4. Pronounciation: If, like me, you've never really been exposed to people speaking Korean around you, then when you do hear it, it kind of sounds like pebbles rolling down a hill and landing in a pond. It sounds pretty, to me, but it's a bit hard to even begin to understand a language when you can't tell where words start and end, or if people are expressing something good or bad, or asking a question. I don't have any Korean friends nearby, so to get my ear tuned in to the sounds, rhythms and speed of Korean, I watch Korean soap operas. It especially helps build my confidence as the words that I've learned from Memrise pop up, such as 그리고 (and, and then, and also, as well as...) and I recognise them. Because that means I actually understand what people are saying! Plus, the soap operas (dramas) are AWESOME - funny, sweet, and a bit crazy. You also start to get an idea of how social interactions take place, especially with regard to bowing, and face-saving. If you're too butch to watch shows in which the heroine seduces the hero by puking on him, watch films like Old Boy instead. They have a massive entertainment industry, so you WILL find something you like.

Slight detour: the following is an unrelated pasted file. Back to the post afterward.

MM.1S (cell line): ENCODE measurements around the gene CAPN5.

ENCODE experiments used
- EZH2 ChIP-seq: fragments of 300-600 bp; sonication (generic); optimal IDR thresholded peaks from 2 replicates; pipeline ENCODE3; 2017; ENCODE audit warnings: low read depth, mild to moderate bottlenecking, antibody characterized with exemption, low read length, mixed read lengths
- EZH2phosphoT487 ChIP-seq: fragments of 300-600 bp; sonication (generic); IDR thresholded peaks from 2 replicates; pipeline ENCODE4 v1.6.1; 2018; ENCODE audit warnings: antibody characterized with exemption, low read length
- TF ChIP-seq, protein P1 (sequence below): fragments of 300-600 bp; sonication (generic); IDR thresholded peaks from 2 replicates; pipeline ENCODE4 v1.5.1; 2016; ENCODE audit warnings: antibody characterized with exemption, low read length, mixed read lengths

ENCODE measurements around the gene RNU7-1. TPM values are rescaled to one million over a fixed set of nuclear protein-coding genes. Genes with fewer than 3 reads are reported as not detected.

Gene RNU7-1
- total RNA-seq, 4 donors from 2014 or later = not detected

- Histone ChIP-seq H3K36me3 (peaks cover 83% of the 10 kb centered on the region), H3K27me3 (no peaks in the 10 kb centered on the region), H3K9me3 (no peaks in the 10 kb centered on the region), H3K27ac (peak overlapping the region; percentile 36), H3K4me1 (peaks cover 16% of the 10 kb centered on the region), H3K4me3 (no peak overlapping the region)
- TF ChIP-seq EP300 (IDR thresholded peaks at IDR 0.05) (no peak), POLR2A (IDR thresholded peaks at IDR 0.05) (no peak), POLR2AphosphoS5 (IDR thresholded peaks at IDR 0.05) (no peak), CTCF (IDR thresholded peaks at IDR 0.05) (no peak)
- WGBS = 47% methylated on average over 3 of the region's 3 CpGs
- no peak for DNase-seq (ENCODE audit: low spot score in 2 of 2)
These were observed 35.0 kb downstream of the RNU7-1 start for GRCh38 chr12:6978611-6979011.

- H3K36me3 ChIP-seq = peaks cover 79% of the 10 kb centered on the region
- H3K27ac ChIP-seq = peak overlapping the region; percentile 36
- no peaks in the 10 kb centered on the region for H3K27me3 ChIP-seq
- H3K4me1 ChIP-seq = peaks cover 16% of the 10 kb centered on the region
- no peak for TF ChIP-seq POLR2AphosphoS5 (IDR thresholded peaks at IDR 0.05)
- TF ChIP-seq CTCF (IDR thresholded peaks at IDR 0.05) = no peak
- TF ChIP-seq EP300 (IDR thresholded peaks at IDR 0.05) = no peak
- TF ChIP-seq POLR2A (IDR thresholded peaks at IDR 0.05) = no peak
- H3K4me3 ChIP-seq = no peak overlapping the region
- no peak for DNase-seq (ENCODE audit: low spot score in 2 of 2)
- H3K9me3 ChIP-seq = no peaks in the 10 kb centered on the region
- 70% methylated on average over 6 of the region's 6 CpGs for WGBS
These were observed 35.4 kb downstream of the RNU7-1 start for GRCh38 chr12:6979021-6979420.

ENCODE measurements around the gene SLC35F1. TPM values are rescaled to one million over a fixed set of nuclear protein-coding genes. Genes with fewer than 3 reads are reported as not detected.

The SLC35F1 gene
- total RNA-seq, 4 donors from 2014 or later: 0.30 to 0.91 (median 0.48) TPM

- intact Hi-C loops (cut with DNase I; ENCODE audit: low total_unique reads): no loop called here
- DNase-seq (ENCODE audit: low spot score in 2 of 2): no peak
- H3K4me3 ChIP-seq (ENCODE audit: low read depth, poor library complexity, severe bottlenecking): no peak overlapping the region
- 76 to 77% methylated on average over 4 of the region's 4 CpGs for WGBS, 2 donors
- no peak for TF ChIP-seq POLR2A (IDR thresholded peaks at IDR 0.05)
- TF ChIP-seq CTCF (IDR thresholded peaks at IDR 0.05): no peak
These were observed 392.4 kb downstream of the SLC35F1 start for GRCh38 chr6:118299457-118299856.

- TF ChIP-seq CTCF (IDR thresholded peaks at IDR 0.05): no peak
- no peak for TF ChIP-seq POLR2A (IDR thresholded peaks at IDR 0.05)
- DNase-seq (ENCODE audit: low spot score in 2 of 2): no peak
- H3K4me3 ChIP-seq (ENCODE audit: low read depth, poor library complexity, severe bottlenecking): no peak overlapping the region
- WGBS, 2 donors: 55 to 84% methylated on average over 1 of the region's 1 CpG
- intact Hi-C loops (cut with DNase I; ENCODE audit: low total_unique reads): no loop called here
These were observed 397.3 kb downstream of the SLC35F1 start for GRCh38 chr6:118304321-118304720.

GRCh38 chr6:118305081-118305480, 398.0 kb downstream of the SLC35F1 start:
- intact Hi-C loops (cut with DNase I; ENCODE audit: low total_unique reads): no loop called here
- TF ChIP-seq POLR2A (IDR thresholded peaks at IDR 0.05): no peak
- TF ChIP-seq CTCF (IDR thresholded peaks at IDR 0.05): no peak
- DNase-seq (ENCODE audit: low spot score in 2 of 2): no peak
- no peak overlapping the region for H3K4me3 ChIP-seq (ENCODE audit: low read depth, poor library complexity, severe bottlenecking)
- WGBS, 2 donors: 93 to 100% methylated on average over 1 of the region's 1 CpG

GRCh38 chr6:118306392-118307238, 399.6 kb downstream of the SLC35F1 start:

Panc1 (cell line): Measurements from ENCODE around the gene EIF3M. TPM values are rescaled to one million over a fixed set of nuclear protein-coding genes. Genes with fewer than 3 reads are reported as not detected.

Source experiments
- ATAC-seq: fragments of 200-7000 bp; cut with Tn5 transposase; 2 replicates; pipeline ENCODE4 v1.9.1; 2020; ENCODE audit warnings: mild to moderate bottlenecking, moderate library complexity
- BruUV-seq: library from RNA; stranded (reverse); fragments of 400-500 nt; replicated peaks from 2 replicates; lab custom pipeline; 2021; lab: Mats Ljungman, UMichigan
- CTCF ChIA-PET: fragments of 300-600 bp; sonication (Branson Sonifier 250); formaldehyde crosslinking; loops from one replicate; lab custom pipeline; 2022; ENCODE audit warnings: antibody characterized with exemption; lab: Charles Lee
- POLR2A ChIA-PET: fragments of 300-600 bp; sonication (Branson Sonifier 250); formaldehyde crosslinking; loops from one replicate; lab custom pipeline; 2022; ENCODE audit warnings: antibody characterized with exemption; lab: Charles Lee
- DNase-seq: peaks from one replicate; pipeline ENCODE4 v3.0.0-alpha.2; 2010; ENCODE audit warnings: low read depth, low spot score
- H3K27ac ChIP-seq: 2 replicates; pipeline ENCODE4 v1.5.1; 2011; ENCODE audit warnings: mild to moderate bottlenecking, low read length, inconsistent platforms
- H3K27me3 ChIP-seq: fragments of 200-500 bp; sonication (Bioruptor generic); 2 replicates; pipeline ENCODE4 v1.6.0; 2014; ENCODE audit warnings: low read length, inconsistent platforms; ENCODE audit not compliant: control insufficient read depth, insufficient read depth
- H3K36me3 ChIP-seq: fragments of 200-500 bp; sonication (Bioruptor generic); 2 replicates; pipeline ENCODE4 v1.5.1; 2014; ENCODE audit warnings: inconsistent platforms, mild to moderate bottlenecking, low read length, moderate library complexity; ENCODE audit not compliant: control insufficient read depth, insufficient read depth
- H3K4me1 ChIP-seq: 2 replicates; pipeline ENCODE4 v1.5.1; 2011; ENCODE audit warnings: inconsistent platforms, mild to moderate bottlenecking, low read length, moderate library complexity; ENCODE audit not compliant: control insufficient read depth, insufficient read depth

To sum it all up: if you're an absolute beginner who wants to learn Korean while you wait for it to be February, I think I'd break it down like this:
Learn the alphabet from Rob Julien. Learn some basic phrases from TalkToMeInKorean. Build up your vocab with Memrise and tune your ear with Korean movies and series (not all of them are cheesy romances!) and then if you want to get serious, get yourself a good textbook - the kind used by university courses in learning Korean, rather than ones aimed at tourists - and knuckle down. It's supposedly one of the five hardest languages for westerners to learn.
There's another great list of resources here. The resources listed above are just the ones that I personally use regularly.